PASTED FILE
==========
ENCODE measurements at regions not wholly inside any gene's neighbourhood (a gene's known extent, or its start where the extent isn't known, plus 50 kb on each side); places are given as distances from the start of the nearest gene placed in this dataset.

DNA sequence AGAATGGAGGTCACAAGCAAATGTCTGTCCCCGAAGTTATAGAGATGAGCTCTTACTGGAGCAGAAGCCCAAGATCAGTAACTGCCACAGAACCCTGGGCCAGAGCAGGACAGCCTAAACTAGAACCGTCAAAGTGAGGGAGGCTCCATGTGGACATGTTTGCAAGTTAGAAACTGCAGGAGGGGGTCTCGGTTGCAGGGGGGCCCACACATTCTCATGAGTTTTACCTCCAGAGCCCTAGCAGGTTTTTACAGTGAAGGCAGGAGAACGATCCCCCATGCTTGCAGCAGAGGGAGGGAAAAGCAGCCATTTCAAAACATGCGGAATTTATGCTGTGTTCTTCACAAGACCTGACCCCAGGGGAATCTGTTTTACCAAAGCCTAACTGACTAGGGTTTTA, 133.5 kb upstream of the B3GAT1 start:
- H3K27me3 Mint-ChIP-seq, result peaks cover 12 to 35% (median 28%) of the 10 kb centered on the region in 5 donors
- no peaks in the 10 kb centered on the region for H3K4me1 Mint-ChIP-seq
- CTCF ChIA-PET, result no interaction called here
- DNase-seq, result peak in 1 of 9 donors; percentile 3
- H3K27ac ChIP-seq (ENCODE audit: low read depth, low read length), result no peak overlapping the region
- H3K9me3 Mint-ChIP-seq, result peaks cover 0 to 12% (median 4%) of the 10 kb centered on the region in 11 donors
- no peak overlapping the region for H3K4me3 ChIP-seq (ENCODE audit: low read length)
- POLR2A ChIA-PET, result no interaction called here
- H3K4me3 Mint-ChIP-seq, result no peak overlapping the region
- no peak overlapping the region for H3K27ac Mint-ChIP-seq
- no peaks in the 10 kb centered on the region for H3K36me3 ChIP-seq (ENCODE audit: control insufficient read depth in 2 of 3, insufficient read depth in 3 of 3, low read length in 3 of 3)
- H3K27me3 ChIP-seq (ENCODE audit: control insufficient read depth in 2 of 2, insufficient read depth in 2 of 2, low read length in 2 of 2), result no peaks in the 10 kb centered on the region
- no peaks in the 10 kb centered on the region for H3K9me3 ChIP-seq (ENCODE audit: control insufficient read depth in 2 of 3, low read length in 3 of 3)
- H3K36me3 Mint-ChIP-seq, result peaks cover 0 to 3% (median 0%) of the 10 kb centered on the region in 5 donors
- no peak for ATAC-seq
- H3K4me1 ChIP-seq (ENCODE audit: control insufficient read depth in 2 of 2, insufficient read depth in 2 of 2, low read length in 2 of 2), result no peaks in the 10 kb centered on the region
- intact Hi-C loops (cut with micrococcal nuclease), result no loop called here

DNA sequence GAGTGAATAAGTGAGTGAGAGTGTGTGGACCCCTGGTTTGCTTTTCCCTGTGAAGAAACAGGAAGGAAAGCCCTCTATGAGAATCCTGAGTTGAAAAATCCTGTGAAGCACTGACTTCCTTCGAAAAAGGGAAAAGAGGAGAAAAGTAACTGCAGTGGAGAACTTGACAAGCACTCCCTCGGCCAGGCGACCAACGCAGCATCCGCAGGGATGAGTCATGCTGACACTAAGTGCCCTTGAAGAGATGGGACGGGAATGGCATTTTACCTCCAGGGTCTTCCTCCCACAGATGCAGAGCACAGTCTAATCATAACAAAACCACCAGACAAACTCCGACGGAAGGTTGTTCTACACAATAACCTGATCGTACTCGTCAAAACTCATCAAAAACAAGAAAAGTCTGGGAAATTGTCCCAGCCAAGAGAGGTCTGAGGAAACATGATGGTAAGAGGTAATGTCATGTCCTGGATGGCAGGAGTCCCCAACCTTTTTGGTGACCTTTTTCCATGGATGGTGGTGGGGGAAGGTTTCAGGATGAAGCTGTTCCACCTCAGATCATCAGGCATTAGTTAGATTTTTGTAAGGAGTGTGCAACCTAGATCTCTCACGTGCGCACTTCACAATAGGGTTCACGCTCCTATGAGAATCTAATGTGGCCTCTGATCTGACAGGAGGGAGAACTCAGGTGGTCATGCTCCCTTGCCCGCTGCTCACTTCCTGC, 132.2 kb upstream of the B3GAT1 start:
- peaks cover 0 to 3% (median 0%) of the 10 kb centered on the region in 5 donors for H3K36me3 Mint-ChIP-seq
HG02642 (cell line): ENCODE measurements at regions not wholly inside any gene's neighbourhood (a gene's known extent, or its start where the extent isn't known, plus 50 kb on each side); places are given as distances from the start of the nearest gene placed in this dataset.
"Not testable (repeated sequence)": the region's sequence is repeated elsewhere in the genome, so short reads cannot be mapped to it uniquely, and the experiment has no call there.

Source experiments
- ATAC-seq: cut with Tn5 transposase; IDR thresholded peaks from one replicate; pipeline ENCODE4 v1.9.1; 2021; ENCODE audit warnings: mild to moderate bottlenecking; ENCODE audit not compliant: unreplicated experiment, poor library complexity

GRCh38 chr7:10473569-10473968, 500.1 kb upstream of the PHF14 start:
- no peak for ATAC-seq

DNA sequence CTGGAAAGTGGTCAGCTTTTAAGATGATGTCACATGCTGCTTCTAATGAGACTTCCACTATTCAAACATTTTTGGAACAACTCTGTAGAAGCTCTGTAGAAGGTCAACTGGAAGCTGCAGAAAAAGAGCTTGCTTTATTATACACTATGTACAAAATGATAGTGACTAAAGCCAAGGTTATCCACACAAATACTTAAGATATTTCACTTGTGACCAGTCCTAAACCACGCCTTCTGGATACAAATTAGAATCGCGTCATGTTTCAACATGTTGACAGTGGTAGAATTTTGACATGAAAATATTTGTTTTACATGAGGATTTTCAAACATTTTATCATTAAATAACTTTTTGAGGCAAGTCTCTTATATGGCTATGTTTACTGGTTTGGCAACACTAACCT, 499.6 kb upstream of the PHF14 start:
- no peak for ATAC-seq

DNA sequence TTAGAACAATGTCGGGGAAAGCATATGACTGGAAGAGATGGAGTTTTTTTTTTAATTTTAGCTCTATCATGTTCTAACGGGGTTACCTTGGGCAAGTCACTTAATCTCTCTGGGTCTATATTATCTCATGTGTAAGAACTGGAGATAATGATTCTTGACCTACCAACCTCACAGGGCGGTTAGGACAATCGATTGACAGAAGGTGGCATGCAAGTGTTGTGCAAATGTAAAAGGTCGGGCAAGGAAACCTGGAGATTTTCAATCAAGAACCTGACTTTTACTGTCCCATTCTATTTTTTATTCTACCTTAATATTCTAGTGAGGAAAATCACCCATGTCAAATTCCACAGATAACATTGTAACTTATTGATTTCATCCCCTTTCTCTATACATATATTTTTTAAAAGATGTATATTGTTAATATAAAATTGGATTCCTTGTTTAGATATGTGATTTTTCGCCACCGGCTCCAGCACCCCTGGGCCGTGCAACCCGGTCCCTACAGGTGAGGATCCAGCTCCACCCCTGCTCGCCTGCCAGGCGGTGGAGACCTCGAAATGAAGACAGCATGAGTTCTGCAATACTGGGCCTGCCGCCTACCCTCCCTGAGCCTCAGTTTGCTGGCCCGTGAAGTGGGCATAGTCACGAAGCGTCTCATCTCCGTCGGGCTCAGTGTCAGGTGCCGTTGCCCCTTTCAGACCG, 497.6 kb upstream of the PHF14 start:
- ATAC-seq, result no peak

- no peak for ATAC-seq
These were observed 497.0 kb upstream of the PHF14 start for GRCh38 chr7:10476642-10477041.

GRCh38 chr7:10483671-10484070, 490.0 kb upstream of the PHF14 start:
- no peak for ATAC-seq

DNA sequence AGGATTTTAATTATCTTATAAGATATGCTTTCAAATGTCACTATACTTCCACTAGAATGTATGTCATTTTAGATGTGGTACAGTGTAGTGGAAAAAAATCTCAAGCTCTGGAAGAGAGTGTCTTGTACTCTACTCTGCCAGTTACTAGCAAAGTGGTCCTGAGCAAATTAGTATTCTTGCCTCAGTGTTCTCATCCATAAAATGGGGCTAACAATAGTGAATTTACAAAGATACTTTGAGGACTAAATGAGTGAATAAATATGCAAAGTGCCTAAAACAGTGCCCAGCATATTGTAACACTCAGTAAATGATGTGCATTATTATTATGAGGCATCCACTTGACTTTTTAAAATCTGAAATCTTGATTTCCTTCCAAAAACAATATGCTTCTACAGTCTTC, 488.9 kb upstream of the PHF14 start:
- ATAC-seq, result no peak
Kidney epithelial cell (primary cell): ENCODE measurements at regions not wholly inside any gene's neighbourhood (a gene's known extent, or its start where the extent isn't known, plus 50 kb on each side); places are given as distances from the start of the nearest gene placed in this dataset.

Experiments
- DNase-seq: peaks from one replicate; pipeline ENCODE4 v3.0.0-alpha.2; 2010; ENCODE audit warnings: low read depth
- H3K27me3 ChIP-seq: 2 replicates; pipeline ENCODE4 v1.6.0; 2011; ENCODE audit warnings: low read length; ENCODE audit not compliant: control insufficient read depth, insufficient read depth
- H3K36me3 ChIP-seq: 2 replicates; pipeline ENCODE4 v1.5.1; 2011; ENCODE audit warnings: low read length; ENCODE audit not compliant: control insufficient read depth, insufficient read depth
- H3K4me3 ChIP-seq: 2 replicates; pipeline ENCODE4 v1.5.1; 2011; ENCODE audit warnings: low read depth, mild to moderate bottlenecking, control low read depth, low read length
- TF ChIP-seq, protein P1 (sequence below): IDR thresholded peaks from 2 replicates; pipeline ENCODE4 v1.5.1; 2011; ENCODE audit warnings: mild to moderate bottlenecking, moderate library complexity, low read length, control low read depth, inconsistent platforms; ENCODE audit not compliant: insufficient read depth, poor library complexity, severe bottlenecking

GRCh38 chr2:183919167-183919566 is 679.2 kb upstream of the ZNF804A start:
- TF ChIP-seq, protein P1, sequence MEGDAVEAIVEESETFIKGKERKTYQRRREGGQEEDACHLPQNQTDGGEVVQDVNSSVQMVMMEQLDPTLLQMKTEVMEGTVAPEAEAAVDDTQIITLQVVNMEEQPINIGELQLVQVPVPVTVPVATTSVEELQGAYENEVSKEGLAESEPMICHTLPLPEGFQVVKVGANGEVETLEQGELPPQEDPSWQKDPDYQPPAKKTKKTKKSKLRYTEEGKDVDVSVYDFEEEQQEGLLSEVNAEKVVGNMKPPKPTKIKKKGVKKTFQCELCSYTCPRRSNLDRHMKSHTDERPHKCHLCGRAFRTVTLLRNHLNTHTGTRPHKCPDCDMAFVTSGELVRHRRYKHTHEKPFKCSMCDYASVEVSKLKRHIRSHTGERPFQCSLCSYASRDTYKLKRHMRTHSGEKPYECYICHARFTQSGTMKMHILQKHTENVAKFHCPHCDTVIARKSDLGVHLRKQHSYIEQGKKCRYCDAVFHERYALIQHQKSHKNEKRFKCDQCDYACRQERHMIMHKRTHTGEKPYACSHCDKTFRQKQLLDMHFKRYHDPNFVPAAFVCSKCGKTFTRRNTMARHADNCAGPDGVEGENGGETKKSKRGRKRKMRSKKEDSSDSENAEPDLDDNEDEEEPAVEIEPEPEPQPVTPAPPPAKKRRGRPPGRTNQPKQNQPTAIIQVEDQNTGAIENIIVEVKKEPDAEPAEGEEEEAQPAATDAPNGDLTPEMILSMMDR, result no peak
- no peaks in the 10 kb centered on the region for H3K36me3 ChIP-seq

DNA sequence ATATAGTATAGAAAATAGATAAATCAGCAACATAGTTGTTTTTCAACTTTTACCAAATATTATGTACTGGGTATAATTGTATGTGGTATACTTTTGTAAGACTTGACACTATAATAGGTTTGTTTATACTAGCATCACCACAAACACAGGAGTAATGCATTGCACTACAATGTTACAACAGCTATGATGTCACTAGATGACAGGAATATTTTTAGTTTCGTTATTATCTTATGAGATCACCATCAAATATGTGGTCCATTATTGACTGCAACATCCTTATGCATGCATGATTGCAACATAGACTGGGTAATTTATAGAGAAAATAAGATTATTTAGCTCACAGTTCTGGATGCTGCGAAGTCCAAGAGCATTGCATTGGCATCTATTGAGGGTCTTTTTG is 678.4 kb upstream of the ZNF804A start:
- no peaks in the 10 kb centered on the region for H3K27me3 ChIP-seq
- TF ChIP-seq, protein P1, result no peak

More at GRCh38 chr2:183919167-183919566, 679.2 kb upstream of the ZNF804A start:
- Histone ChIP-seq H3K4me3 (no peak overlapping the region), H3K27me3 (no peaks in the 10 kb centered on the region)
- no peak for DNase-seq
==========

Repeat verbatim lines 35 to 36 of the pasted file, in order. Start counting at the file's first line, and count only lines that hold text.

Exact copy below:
- no peak for ATAC-seq

DNA sequence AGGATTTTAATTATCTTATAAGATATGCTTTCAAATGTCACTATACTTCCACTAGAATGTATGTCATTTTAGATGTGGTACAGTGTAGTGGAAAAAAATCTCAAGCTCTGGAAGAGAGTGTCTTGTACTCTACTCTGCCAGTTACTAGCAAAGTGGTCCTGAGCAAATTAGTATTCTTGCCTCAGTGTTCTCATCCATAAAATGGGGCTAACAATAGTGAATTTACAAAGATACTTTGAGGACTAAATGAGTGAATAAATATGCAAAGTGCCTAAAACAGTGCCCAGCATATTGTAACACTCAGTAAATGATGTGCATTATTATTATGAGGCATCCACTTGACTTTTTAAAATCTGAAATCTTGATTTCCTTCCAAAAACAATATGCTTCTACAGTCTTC, 488.9 kb upstream of the PHF14 start: